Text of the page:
Following Apple’s forays into consumer privacy with initiatives like App Tracking Transparency and App Store privacy labels, Google recently announced plans to launch a new “safety section” on Google Play that will provide more information about the data apps collect and share, as well as other security and privacy details.
Today, the company is revealing for the first time the user interface for the new part, as well as other developer needs.
In May, Google explained the safety section would be designed to easily communicate to users how apps are handling their data so they could make informed choices. It said app developers would need to disclose to users whether their app uses security practices like data encryption, whether it follows Google Play’s Families policy for apps aimed at kids, whether users have a choice in data sharing, whether the app’s safety section had been verified by a third party, and if the app allowed users to request data deletion at the time of uninstalling, among other things.
In the user interface concept, Google debuted today, developers are now able to see how this feature will look to the end-user.
Users can see the developer’s explanation of what data the programmed collects in the safety part, followed by those other details, each with its own symbol to act as a visual indicator.
When users tap into the summary, they’ll be able to then see other details like what data is collected or shared such as location, contacts, personal information (e.g., name, email address), financial information, and more.
They’ll also be able to see how the data is used for app functionality, personalization, etc. and whether data collection is optional.
Google says it wants to give developers plenty of time to prepare for the Play Store changes, so it’s now revealing additional details about the new feature’s data types, user path, and policy requirements.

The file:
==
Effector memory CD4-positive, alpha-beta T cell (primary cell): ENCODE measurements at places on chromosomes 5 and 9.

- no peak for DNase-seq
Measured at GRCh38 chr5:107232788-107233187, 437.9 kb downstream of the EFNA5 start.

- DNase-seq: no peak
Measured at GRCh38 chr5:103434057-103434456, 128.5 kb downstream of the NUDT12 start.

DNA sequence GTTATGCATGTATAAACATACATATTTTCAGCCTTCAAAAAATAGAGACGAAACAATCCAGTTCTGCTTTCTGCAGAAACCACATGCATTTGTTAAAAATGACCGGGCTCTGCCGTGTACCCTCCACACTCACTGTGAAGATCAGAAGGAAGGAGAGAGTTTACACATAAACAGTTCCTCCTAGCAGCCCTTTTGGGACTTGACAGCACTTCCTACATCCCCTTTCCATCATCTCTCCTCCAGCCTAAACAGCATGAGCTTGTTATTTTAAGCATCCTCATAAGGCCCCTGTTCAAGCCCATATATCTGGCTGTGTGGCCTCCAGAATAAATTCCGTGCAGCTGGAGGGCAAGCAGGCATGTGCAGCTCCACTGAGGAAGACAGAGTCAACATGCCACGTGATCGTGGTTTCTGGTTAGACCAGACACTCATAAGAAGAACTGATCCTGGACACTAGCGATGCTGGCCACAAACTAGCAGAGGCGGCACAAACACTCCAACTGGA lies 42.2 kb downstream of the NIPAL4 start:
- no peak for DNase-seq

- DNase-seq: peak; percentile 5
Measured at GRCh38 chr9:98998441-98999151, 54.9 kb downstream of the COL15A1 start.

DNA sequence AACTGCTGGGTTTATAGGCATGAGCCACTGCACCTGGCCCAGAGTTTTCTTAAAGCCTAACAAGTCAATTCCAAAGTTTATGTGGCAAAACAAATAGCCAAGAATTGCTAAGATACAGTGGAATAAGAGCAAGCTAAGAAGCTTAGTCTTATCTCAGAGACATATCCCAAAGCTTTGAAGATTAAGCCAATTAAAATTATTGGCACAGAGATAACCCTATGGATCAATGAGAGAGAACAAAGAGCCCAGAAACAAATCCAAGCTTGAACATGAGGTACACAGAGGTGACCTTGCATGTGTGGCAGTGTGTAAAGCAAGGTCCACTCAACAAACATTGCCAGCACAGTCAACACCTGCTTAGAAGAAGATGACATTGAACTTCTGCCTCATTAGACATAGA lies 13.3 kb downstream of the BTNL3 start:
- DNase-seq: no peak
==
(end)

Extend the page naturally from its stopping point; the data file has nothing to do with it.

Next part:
In October 2021, developers will be able to submit their information in the Google Play Console for review ahead of the planned launch of the safety section in Google Play, which is scheduled for the first quarter of 2022.
The company also notes it’s offering some buffer time after the section’s launch before apps must have their safety section approved by Google. However, the company says apps will have to be approved by Q2 2022 or risk having their app submissions or app updates rejected. And if an app doesn’t provide an approved safety section, the app will say “No information available.”
The change will help highlight how many active developers are present on Google Play because those will be the ones who will adopt the new policy and showcase how their apps collect and use data.
The question that remains is how stringent Google will be about enforcing its new guidelines and how carefully apps will be reviewed. One interesting note here is that conscientious developers will be able to submit their safety section for a third-party review and then be able to promote that to users concerned about app data privacy and security.
This could help to address some potential criticism that these safety sections aren’t factual. That’s been a problem for Apple since the launch of its App Store privacy labels. The Washington Post discovered that a number of apps were displaying false information, making them less helpful to the users whose data they aimed to protect.
When reached for comment, however, Google declined to share more details about how the third-party verification process will work.